Heat transfer through windows
On average, windows account for about 11%-20% of heat lost in a home in cool climates. Unfortunately, they can also account for up to 25%-35% of heat gained in warmer weather, which makes them a very important consideration when you're thinking about insulation and your home's thermal envelope. Because basic window glass is a very good conductor, heat can pass through quite easily - especially the radiant heat that sunlight provides.
Under the current building regulations, houses need to be built so that window areas are equivalent to at least 10% of the floor area - although certain provisions exist for skylights and other roof lights too. The purpose of this rule is to help improve indoor air quality and prevent 'sick building syndrome' - and also to ensure adequate daylight.
From a practical perspective it means that now, more than ever, it's important to consider how much heat is allowed to pass through your windows - and what sorts of window insulation options you have to control this.
Double glazing and low-e glass
There are a number of different ways to reduce the amount of heat that's allowed in and out through your windows. Double or triple glazing, especially with argon gas between the layers instead of air, will provide very effective thermal resistance, as well as blocking a great deal of sound. The spaces between the panels act as the insulating layer and provide a barrier to both sound and heat.
Low emissivity (low-e) glass, which is manufactured with a coating that minimises the amount of heat passing through the glass while still allowing light through, also helps to significantly reduce heat transfer. Combining double glazing and low-e glass will provide almost the same amount of thermal resistance as a solid wall.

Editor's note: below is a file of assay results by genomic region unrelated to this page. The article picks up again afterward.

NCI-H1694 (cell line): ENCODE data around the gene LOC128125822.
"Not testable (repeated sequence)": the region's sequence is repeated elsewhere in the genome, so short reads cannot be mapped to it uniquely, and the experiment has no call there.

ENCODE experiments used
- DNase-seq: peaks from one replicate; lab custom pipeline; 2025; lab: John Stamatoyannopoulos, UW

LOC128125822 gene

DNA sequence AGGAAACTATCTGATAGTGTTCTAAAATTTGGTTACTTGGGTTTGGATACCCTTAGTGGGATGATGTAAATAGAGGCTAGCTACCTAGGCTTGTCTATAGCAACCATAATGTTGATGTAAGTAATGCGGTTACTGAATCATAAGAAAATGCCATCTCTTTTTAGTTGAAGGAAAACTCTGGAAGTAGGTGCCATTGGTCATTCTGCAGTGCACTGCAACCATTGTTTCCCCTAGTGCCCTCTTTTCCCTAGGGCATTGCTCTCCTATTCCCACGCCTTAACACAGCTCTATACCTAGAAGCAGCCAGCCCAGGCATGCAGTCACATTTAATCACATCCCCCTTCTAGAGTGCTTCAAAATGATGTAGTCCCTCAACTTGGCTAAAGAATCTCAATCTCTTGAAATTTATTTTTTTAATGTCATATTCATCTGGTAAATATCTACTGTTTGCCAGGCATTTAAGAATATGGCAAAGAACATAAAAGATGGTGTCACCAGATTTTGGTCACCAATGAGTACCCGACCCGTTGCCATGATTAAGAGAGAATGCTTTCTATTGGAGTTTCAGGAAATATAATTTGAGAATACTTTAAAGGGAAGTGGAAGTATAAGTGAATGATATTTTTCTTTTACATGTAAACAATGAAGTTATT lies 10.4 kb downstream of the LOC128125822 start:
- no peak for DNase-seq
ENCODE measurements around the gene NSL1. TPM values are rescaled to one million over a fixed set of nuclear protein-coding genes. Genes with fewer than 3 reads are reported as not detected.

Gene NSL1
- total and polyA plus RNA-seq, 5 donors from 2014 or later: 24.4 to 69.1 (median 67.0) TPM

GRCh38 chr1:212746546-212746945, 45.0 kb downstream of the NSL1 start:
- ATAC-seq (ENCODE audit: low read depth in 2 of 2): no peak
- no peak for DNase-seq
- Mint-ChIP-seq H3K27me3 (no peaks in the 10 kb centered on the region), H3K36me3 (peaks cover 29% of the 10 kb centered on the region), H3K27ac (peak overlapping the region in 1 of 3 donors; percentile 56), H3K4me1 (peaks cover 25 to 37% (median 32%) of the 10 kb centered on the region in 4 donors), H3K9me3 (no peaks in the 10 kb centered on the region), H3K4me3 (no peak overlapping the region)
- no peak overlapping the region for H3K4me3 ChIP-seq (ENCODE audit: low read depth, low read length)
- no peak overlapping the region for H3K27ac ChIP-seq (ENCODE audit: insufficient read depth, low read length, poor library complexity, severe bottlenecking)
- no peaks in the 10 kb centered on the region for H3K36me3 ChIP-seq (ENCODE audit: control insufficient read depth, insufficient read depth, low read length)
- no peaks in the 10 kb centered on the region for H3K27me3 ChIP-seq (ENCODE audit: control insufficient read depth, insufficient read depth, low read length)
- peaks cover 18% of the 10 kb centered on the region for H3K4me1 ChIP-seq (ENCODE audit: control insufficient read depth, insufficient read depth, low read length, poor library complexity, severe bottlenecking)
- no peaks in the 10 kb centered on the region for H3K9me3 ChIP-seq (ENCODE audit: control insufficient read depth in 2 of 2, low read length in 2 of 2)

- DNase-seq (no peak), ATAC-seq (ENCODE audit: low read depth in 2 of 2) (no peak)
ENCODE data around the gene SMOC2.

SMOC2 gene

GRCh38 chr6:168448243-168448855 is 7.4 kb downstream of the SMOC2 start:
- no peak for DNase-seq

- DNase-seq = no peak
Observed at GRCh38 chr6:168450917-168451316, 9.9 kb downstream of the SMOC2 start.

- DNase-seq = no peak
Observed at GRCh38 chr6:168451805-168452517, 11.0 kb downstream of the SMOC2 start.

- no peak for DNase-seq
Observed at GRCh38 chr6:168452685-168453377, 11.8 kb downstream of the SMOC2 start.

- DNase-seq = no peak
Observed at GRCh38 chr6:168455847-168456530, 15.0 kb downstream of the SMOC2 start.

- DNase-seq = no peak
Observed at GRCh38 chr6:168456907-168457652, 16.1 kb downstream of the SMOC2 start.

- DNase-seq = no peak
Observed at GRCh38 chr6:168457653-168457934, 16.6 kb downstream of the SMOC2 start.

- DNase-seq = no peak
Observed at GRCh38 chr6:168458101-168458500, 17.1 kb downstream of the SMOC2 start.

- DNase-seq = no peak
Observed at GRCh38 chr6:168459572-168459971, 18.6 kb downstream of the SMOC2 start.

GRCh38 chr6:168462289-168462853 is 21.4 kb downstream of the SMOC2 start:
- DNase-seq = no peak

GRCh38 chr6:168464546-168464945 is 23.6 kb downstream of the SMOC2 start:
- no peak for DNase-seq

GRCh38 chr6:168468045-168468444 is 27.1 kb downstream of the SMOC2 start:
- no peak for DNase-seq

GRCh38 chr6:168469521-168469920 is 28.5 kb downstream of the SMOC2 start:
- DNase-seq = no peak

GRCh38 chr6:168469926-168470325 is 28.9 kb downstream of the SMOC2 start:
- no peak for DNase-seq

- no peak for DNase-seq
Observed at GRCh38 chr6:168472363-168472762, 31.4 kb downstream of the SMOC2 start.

Curtains and shading
Strategic shading over windows goes a long way towards controlling heat gain through windows. Eaves can be designed so that they allow sunlight in during the cooler months when the sun's lower in the sky, and keep it out during hotter months when the sun's arc is higher. The size and position of your eaves will depend on how far south you live.
Curtains can also be used to block a lot of sunlight, and can be a cheap and effective way to regulate the temperature in your living environment. While they're not as effective as other methods of glass insulation and shading and do little to stop heat conducted through windows, thermal-backed curtains can at least stop most of the radiant heat gain through windows.
Because window frames sit directly in a wall’s structure, they can very easily act as thermal bridges, allowing heat to leech in and out of your home’s thermal envelope. This is especially true of metal frames, such as those made of aluminium. Frames made from materials with a lower conductivity like wood, uPVC or even a composite design that incorporates thermal breaks greatly reduce the amount of heat that's allowed to pass through the frames.
Window frames should also have proper sealing to prevent draughts. This can be a problem for windows that are designed to open and close, particularly if they're exposed to high winds. Soft felt or rubber strips are normally used to stop the wind from getting through and to still allow the window to function normally.